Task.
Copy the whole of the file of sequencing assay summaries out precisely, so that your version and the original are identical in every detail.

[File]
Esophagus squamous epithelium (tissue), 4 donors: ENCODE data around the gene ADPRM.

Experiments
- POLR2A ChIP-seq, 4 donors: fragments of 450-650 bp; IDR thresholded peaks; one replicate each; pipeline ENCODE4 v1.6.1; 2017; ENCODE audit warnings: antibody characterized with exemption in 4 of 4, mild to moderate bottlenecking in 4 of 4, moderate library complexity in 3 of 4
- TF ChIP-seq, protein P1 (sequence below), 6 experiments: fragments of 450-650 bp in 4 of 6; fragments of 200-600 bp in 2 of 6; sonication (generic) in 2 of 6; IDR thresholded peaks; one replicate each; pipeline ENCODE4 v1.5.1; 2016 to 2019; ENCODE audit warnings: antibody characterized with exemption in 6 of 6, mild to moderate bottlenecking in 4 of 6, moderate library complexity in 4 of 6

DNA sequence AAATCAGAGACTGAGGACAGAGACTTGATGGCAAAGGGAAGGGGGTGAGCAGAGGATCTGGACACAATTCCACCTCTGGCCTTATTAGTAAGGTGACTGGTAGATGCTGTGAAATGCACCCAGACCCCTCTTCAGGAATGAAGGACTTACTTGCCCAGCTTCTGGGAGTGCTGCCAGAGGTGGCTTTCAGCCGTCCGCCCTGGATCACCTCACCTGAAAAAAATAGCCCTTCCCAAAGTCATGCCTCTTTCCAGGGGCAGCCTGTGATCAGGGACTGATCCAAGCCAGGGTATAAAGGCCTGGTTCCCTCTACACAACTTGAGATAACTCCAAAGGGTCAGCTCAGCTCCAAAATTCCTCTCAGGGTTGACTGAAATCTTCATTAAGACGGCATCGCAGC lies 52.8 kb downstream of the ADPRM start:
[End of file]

Esophagus squamous epithelium (tissue), 4 donors: ENCODE data around the gene ADPRM.

Experiments
- POLR2A ChIP-seq, 4 donors: fragments of 450-650 bp; IDR thresholded peaks; one replicate each; pipeline ENCODE4 v1.6.1; 2017; ENCODE audit warnings: antibody characterized with exemption in 4 of 4, mild to moderate bottlenecking in 4 of 4, moderate library complexity in 3 of 4
- TF ChIP-seq, protein P1 (sequence below), 6 experiments: fragments of 450-650 bp in 4 of 6; fragments of 200-600 bp in 2 of 6; sonication (generic) in 2 of 6; IDR thresholded peaks; one replicate each; pipeline ENCODE4 v1.5.1; 2016 to 2019; ENCODE audit warnings: antibody characterized with exemption in 6 of 6, mild to moderate bottlenecking in 4 of 6, moderate library complexity in 4 of 6

DNA sequence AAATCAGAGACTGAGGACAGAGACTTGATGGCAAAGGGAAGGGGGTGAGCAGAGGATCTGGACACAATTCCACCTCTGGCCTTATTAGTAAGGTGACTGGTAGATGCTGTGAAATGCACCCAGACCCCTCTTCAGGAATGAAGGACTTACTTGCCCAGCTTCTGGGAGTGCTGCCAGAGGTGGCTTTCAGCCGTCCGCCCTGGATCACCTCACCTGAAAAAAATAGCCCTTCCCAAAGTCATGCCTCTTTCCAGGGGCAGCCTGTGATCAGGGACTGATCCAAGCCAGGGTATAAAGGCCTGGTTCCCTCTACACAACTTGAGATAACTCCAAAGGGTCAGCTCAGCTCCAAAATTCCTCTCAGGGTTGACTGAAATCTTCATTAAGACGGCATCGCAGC lies 52.8 kb downstream of the ADPRM start: